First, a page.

For Episcopal’s Chris Beckman the answer is easy - academics, of course. For 22 years now and with more than 580 wins, Chris has been at the helm of the Knights’ boys basketball team.
Chris is a believer in Episcopal, but not just Knights athletics. He is a proponent of the school’s academic rigor, the small class sizes and the opportunities made available for all students. So much a proponent that his oldest son is an Episcopal grad and his youngest son is currently in the fifth grade.
Chris' stature seems more befitting a baseball guy than what you’d expect on the hardwood. In fact, he says he was a good baseball player, but his heart was committed to basketball as soon as he began dribbling and shooting as a young child. “I was horrible at first,” he says, while seated in an office showcasing newspaper clippings written about his influence on the sport. However, Chris says he just kept trying and eventually fell in love with the sound of the ball going through the net. (Swoosh.)
That love of the “swoosh” led Chris to play for St. Martin’s in New Orleans and later Millsaps College. Fortunately for the Knights his path eventually led him to his current role on Woodland Ridge. Looking back, he remembers proudly that by his second year with Episcopal, the team had a winning season. “People said we couldn’t win and I took that as a challenge,” he says. A challenge he still enjoys even to this day.
Chris says athletics are an extra bonus at Episcopal. In a school boasting a design studio, integrated arts programs and abundant project-based learning units, having a winning basketball team is remarkable. Chris is a realist when it comes to the demands on his players. He knows that they are involved in multiple sports and activities, in addition to the high academic expectations. As a result, he says he keeps it simple.
Less Me - More We is the Knights’ basketball team motto. “If you’re going to work hard and be committed, I’m going to find a spot for you,” says Chris. He says the team is not a place for a loan superstar, but a place where students can be a part of a group and simply enjoy playing basketball.
Thanks to Episcopal’s PreK-3 through Upper School structure, Chris has the opportunity to get to know students and families early on. He enjoys working with students who have attended Episcopal since childhood. Like a proud dad he revels in seeing students grow and develop over the years. He says as players improve every year he’s watched less talented students improve and eventually become starters on good teams by their senior year. Chris says working with the students who have attended Episcopal for so many years makes the entire experience even more meaningful.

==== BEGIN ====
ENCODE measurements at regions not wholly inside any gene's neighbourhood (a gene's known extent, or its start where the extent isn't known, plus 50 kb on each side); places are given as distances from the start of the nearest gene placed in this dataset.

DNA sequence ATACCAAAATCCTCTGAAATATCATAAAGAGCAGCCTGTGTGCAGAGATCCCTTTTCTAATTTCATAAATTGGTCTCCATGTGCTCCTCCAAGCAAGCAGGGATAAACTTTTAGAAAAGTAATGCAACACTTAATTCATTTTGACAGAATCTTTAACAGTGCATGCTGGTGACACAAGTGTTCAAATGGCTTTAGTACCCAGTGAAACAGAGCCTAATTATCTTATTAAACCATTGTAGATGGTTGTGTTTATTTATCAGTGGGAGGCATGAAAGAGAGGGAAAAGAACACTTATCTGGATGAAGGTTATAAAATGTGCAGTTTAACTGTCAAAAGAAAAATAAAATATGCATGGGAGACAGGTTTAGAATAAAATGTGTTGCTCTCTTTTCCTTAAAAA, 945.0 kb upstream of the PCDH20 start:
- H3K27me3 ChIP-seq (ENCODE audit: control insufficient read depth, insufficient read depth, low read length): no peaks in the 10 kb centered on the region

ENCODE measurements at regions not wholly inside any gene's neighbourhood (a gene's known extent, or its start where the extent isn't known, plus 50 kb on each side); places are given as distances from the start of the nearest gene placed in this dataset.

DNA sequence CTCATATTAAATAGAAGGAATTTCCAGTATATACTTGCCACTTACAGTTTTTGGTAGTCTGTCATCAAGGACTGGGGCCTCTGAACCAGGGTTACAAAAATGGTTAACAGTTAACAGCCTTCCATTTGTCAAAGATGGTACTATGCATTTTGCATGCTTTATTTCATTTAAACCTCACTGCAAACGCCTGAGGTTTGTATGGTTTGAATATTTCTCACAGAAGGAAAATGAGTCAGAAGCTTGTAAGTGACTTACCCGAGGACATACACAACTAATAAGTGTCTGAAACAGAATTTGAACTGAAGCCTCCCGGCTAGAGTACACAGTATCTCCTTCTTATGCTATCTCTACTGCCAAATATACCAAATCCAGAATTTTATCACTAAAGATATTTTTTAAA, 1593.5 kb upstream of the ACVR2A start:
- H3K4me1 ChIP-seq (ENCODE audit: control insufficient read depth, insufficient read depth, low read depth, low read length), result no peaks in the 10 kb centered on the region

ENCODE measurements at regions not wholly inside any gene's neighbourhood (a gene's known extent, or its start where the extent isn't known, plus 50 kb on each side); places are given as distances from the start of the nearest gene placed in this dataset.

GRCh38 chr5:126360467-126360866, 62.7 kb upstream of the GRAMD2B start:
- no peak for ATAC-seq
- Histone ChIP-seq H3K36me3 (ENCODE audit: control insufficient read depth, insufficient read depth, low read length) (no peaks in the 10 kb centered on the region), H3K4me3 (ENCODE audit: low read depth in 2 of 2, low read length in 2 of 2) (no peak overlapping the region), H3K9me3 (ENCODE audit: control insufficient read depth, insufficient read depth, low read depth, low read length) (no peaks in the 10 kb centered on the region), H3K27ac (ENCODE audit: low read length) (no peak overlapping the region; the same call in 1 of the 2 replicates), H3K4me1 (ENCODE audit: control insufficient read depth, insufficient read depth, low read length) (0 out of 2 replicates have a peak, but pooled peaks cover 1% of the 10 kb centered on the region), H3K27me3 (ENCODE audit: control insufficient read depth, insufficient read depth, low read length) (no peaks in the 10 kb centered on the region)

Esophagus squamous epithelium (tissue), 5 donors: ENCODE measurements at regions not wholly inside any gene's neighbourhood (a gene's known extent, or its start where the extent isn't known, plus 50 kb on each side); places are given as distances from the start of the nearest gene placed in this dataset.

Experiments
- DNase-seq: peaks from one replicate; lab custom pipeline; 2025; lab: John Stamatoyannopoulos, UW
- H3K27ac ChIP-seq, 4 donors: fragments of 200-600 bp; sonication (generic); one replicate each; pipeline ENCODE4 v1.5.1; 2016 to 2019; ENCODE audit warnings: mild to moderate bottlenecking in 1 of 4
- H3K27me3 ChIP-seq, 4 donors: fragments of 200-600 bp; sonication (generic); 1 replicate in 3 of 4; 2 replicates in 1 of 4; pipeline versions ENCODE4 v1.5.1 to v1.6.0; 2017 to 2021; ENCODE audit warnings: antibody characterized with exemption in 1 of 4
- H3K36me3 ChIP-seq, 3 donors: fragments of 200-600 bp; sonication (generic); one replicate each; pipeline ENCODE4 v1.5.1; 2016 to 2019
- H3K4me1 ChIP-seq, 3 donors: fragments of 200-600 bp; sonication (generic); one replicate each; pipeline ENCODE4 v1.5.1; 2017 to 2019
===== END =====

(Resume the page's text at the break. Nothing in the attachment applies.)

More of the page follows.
For Chris, winning is actually a by-product, a bonus, similar to his philosophy on athletics in general. When looking back on his own athletic experience Chris says in the end you don’t remember every win and every opponent. What you do remember is hanging out with your teammates, singing and dancing on the bus ride home or seeing your non-basketball-playing friends cheering you on in the stands with their faces painted in school colors. This is the feeling Chris hopes his players remember. His philosophy of creating athletes with students who have attended and been engaged in the school since childhood is sure to contribute to that feeling.
Don’t miss the Knights basketball team in action this season. Mark your calendar for these upcoming games:
Friday, January 19th – JV and Varsity at West Feliciana
Monday, January, 22nd – Freshmen at Woodlawn
Tuesday, January, 23rd – JV and Varsity at Jehoveh Jireh
Wednesday, January, 24th –Freshmen versus Woodlawn *Home Game
Friday, January, 26th –JV and Varsity versus Northeast PINK KNIGHT *Home Game
Saturday, January, 27th – JV at St. Michael’s
14 degrees in Baton Rouge! The lowest temperature in 30+ years! How did Episcopal weather the deep freeze? From a skilled maintenance team that prepped the campus, to fireside lesson planning and even welcoming a group of exchange students, it was a busy week.
Preparations for the winter blast began Monday while most of the campus was out for the Martin Luther King, Jr. holiday. The majority of the prep focused on pipes. Crews wrapped everything they could – with a 56 acre campus there was a lot to wrap! To further reduce pipe problems, water was turned off to certain areas and all lines were drained.
To protect the buildings, crews set all campus heaters to run around-the-clock so that in spite of the external temps the internal environment remained mild. In addition, the HVAC company was called in to initiate freeze precautions for the chillers, cooling towers and boilers.
Thanks to the maintenance teams the school fared well, with no major incidents.
Welcome Chilean Exchange Students
As the cold air filtered in from the north, Episcopal welcomed visitors from the south. A group of Chilean exchange students arrived just as temperatures began to fall.